We’re all different. Different experiences, different perspectives. We’re at different points in our lives. As the kids I know say, it’s all good.
I’m not young or, rather, not as young as most of the tech-online-wired crowd. At times, my body reminds me that I’m aging, but I definitely don’t feel old (whatever ‘old’ is exactly). I didn’t grow up reading blogs or surfing the net. My first exposure to email was at work years after finishing college. While there, I took one course in programming, which involved a tall stack of punch cards and a card reader half the size of my current SUV. I typed all of my college papers, consuming mass quantities of carbon paper and White-Out along the way. And, by typing, I mean using a typewriter.
Do I belong in the blogosphere? Do I – and my generation-mates – belong online using twitter and connecting with people through social networking? Damn straight, we do. I’m saying that to you young kids and to my peers. Let’s get over ourselves and recognize that we can all learn from one another.
At this point, I’m becoming accustomed to the vexed looks, complete with raised eyebrows and rolling eyes. (Even online, I can sense when someone is rolling their eyes. I’m that good.) Truth be told, this reaction isn’t limited to younger people. There are plenty my age who believe all of these “tech toys” are strictly timewasters aimed at the younger and easily-distracted generation.? This I attribute to a mix of tech intimidation and lack of practical information about basic online tools (all understandable) and a bit of prejudice (not OK). I also hear many in the younger crowd dismissing the desire and capacity of older generations to venture into the virtual world. For this, I have a more difficult time finding a justifiable explanation.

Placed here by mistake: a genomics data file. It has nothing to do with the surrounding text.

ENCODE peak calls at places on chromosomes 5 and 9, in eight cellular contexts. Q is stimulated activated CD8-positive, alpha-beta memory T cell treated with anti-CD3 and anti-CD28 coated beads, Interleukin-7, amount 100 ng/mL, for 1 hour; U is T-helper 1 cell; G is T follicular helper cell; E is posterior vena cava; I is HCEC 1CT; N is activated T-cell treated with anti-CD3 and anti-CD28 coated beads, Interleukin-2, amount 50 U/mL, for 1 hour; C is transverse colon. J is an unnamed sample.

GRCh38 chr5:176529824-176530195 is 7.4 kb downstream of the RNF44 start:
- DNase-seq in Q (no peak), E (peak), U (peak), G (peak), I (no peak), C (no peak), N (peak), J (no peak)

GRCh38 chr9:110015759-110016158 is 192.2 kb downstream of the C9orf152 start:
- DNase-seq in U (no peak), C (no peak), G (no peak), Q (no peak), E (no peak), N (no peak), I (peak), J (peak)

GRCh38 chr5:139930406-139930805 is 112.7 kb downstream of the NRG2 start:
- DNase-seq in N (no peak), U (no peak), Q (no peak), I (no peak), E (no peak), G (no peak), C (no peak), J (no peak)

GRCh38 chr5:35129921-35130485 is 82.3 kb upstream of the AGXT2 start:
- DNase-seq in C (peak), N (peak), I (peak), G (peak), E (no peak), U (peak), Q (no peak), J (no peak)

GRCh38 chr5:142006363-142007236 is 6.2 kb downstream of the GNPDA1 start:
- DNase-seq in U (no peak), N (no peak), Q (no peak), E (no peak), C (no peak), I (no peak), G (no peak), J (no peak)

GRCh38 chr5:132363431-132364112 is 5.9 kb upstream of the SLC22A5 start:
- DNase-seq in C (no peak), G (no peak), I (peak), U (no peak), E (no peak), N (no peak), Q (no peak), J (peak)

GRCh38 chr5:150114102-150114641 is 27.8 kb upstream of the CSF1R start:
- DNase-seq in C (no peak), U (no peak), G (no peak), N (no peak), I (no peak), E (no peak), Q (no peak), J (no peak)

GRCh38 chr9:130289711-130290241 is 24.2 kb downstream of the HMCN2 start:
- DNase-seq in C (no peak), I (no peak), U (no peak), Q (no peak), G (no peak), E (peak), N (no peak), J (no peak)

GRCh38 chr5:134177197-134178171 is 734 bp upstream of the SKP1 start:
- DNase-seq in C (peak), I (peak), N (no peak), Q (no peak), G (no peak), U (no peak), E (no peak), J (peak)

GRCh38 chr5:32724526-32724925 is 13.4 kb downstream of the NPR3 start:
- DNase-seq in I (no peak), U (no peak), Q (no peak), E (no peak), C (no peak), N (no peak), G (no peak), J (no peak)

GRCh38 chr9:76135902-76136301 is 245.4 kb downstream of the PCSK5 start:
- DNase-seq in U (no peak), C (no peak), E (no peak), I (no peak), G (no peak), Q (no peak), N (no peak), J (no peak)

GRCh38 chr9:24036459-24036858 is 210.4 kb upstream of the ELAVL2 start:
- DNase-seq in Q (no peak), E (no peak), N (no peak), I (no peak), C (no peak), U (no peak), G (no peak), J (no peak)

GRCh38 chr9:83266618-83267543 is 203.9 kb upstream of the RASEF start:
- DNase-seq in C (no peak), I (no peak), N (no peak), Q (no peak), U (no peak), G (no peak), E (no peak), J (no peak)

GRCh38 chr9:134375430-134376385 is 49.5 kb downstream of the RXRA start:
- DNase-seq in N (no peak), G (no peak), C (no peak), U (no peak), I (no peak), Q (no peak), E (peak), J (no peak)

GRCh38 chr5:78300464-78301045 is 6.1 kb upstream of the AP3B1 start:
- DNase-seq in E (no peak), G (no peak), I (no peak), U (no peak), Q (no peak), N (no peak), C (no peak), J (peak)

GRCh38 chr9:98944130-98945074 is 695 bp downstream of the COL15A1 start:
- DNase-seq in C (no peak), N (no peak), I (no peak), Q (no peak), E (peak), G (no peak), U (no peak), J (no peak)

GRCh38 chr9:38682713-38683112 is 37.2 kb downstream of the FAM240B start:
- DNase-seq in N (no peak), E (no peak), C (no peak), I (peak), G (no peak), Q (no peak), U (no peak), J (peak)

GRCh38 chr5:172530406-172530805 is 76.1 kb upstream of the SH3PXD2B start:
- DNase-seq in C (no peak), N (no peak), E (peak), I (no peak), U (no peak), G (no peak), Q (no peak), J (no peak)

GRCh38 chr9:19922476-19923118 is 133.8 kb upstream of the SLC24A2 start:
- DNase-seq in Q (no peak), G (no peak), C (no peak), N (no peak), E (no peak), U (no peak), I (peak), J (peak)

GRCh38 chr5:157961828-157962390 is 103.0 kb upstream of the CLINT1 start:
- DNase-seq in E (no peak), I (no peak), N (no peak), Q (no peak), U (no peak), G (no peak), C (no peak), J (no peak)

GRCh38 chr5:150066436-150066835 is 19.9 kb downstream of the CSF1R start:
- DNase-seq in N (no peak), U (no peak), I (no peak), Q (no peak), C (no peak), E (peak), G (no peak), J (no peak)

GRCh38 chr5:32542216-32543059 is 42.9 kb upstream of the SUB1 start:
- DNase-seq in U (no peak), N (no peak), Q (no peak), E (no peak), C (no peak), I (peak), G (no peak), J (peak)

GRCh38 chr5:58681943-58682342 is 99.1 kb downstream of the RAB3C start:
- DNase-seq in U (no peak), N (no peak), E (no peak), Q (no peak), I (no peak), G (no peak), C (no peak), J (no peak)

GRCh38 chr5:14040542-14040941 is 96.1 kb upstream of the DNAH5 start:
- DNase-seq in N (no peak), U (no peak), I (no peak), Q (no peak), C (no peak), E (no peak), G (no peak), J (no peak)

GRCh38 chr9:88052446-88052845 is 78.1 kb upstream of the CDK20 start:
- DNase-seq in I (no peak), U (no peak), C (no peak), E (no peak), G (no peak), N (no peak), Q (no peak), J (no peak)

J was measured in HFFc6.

Over at TechCrunch, there is a “spirited” discussion going on regarding a new site called Boomerator, which is aimed at the Baby Boomer generation. What is most interesting – and concerning – are many of the posted comments. Several reflect a perception that “older” people can’t or won’t use the site due to their failing eyesight, reluctance to go online or tolerance to interact with a multigenerational audience. Are these characteristics accurate for some Boomers? You bet. The entire generation? Absolutely not. No sooner would I characterize all twenty-somethings as having or lacking certain values, perspectives or challenges than I would any other group or generation.
While I frequently speak about the virtual world, blogging is completely new to me. I recently took a leap of faith, establishing a self-hosted blog using wordpress.org. Suddenly, I’m inundated with new terminology: ftp, html coding, ajax, api keys and plugins. It has been overwhelming. I thought back to when I bought my first car, a light blue 1964 VW Bug with a manual transmission. I’d never driven a stick before, but had no hesitation about making the purchase. I was simply faced with something I hadn’t yet learned, not something I was unable to do. A friend taught me the basics of shifting gears and I was off. Before long, I was able to fix almost anything which went wrong and knew to buy replacement parts at the local Pick-and-Pull. Setting up the new blog isn’t as different an experience as one may think. New friends have generously shared advice and tips to get the blog up and running. Andy Quayle at BlogHost.me has patiently answered questions, although he may rue the day I signed up for his blog hosting service. My many twitter friends, especially Clara Kuo of The Millennium Marketer (@manesaclara), have replied instantly to queries with answers and words of encouragement.
If I am going to learn how to manage my blog most effectively, admittedly, I have a lot of catching up to do. With support from those with the experience I lack and the patience to answer very basic questions, I will progress. The proverbial icing on the cake for me is the opportunity to build relationships with these wonderful people, the majority of whom are young enough to be my kids. The opportunity to get to know you on your turf is a joy. Still, if I or any of my Baby Boomer peers once in awhile prefer to spend a little time visiting and sharing experiences with one another, such as on the Boomerator site, I would ask that you not take offense or prejudge anyone’s motives. While I might be welcome to join in a conversation about the impact (or lack thereof) of MTV’s TRL going off the air or the latest iPhone app, I might not be the first person you’d think to approach, and this is perfectly alright.
The one thing we all will become, if we are so fortunate, is old. Even when the extended warranty has expired and some of the parts are in need of repair, there is still a long road ahead. Personally, I look forward to traveling beside you – all of you – and sharing our experiences along the way.
Now, back to the grind. Have to figure out what this SEO business is all about.
Whew…is it hot in here or is it just me?